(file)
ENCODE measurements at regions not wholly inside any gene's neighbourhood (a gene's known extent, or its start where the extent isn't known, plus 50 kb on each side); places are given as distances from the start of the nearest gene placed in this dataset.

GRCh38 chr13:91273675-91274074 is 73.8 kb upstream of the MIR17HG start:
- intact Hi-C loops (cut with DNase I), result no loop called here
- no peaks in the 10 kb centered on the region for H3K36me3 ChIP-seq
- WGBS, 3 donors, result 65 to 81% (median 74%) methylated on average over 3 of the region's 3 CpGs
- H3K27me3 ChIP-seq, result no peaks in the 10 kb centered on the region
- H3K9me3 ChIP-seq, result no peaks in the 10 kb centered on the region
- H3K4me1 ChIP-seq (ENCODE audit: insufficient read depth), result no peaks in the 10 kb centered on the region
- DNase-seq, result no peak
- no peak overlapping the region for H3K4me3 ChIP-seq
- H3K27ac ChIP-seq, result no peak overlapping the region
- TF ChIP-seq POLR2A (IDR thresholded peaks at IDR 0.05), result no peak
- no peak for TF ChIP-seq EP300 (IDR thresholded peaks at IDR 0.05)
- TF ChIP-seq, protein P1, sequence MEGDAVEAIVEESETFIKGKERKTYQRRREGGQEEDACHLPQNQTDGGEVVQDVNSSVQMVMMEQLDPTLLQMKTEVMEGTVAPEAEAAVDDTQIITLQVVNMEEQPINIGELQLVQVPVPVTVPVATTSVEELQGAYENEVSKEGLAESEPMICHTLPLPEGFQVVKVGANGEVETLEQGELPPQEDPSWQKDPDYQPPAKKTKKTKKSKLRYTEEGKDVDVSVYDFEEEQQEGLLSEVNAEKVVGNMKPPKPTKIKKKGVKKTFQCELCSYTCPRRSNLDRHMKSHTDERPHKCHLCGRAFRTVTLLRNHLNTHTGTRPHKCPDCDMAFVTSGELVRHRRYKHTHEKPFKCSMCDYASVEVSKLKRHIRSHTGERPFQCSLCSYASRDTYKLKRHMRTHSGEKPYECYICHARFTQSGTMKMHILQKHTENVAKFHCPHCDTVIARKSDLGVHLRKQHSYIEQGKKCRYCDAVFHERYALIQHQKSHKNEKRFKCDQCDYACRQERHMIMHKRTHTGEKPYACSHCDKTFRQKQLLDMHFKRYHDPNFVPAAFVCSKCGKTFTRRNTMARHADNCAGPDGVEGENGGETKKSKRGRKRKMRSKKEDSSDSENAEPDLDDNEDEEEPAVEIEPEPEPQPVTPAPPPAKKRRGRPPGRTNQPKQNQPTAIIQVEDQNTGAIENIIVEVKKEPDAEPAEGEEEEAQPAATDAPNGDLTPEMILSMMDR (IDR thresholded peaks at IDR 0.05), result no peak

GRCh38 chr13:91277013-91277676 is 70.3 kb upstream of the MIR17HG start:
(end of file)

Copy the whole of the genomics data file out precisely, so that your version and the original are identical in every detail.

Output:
ENCODE measurements at regions not wholly inside any gene's neighbourhood (a gene's known extent, or its start where the extent isn't known, plus 50 kb on each side); places are given as distances from the start of the nearest gene placed in this dataset.

GRCh38 chr13:91273675-91274074 is 73.8 kb upstream of the MIR17HG start:
- intact Hi-C loops (cut with DNase I), result no loop called here
- no peaks in the 10 kb centered on the region for H3K36me3 ChIP-seq
- WGBS, 3 donors, result 65 to 81% (median 74%) methylated on average over 3 of the region's 3 CpGs
- H3K27me3 ChIP-seq, result no peaks in the 10 kb centered on the region
- H3K9me3 ChIP-seq, result no peaks in the 10 kb centered on the region
- H3K4me1 ChIP-seq (ENCODE audit: insufficient read depth), result no peaks in the 10 kb centered on the region
- DNase-seq, result no peak
- no peak overlapping the region for H3K4me3 ChIP-seq
- H3K27ac ChIP-seq, result no peak overlapping the region
- TF ChIP-seq POLR2A (IDR thresholded peaks at IDR 0.05), result no peak
- no peak for TF ChIP-seq EP300 (IDR thresholded peaks at IDR 0.05)
- TF ChIP-seq, protein P1, sequence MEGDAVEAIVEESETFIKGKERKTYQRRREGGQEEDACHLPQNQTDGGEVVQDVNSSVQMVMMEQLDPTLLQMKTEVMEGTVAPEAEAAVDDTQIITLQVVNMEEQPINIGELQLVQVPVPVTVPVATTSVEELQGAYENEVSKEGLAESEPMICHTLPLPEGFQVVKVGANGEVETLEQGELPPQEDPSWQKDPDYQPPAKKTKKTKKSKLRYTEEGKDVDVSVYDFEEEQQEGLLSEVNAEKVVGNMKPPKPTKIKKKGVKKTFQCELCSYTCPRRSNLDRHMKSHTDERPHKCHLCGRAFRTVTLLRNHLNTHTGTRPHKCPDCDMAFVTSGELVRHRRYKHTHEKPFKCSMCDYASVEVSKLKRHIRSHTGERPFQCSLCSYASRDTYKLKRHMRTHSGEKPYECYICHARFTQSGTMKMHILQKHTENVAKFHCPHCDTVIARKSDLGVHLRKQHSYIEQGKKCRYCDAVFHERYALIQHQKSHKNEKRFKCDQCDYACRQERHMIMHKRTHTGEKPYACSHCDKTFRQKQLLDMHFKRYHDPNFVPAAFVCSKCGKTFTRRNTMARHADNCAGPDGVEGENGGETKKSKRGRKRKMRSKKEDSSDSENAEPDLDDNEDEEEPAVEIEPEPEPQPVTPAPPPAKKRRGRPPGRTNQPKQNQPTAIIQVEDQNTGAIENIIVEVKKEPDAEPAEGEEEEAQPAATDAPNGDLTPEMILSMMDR (IDR thresholded peaks at IDR 0.05), result no peak

GRCh38 chr13:91277013-91277676 is 70.3 kb upstream of the MIR17HG start: